On Saturday April 16, a 7.8 magnitude earthquake struck Ecuador killing hundreds of people, leaving thousands wounded and causing severe damage to infrastructure. Access to safe drinking water and storage, as well as shelter is urgently needed. With your help we can reach the most vulnerable populations with vital assistance.
New Oxfam-commissioned research, carried out by Climate Analytics, uses modelling to assess the impact of aggregate Intended Nationally Determined Contributions (INDCs) ambition. The technical specifications and calibration of the models used are explained in this paper.
China is expected to shortly submit its Intended National Determined Contribution (INDC) following a statement earlier by Chinese Premier Li Keqiang.
Oxfam welcomes the ambitious Intended Nationally Determined Contribution (INDC) from Ethiopia, as it sets far-reaching short-term and long-term goals on adaptation and reducing emissions.
The G7 have made a stuttering start on climate but have largely neglected the plight of people living in poverty, said Oxfam at the close of the annual leaders’ summit in Germany today.
In response to today's announcement of Gabon's Intended Nationally Determined Contributions (INDCs), Tim Gore, Oxfam's international climate adviser, made the following statement:
The UNFCCC report on climate finance says that between $340 and $650 billion in finance for climate action is flowing globally with $40-175 billion going to developing countries each year. This report on climate finance makes one thing abundantly clear: only a small proportion of climate finance is flowing from developed countries to developing countries.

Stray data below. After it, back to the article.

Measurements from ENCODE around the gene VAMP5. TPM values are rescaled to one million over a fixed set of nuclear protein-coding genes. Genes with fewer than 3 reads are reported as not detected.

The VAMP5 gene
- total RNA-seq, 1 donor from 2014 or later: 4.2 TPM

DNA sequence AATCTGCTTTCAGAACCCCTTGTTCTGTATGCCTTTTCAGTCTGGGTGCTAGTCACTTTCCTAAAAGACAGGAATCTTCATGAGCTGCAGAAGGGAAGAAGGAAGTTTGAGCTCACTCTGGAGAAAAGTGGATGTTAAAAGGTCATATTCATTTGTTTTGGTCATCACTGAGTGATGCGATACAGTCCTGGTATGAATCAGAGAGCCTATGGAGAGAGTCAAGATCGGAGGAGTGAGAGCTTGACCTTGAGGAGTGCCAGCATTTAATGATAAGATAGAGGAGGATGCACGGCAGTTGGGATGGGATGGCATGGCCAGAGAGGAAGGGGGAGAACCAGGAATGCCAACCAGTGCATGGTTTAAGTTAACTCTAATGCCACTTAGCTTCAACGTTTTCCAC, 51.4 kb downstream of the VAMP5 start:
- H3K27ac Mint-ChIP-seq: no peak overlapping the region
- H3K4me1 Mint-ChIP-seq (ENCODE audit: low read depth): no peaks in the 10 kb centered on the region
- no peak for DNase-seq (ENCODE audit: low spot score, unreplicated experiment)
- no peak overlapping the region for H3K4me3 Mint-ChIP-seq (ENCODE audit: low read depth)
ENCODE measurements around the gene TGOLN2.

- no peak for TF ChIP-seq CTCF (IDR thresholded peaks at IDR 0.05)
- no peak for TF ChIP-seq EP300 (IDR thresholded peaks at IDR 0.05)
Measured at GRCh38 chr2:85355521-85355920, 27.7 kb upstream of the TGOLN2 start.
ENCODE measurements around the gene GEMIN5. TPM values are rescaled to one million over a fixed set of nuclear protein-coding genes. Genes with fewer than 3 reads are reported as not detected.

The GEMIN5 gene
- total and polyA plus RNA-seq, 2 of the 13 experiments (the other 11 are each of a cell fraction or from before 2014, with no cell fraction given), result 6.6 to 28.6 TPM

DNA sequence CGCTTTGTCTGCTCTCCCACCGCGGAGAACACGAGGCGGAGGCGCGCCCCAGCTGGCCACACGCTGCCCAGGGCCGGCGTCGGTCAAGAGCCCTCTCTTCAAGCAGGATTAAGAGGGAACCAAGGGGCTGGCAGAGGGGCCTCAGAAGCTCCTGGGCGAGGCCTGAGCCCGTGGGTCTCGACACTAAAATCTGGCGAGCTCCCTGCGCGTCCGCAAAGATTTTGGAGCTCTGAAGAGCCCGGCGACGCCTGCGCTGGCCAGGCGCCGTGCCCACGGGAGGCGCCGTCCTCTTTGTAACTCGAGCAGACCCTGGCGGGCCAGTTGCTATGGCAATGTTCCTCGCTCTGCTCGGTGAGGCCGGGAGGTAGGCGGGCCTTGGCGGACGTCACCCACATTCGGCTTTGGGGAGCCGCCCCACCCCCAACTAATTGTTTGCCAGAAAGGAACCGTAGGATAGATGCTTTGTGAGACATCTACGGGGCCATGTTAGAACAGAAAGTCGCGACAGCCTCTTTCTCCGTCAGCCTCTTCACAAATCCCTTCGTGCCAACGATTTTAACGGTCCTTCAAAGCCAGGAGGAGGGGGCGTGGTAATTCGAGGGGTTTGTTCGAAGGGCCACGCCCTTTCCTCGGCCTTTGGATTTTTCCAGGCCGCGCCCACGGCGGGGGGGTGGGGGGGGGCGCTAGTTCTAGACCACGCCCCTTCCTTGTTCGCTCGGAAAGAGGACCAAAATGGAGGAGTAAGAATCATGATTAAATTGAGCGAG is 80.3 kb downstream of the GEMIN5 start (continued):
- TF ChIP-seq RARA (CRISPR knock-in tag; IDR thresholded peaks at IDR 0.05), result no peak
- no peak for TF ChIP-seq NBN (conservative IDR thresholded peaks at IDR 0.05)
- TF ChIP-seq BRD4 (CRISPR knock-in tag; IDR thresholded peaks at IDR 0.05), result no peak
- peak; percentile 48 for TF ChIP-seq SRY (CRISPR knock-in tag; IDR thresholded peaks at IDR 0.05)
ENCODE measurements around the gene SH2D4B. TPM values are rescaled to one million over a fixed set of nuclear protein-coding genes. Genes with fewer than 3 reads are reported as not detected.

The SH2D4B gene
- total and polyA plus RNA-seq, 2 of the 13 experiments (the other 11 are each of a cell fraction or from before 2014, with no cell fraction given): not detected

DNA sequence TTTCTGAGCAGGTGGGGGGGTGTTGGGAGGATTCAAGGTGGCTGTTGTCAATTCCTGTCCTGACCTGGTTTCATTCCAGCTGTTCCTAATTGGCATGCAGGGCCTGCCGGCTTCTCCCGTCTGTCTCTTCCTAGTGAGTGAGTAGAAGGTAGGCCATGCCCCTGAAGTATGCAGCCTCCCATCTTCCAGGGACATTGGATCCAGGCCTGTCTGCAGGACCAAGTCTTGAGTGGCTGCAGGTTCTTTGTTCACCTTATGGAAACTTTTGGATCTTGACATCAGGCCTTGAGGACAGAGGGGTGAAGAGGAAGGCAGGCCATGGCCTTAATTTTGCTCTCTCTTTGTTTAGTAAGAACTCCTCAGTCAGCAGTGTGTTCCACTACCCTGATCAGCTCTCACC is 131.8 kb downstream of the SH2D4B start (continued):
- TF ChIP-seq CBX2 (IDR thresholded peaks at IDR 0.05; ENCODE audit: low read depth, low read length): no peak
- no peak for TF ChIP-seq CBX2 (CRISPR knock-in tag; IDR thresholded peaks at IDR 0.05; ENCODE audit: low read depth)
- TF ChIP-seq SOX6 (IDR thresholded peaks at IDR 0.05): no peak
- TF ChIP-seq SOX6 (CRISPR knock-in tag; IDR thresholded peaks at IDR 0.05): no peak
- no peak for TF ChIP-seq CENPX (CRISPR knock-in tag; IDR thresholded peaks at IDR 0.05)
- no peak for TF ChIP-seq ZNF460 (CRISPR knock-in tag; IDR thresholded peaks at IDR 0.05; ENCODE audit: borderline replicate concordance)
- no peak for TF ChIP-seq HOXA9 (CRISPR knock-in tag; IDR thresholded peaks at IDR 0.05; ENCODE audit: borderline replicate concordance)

(Bonn, Germany) A lack of urgency imperils the likelihood of an ambitious 2015 climate agreement, Oxfam warned today as talks continued at the latest UNFCCC meeting in Bonn, Germany.
Reacting to the report released today by the Intergovernmental Panel on Climate Change (IPCC), Tim Gore, Oxfam’s Grow Campaign Head of Policy said;
We want a fairer and more sustainable global food system so that everyone has enough to eat, always.
The world’s largest food and beverage companies have a lot of power – but you have more. And because they’re not using theirs enough to help poor communities or the planet, you can use yours to change the way they do business.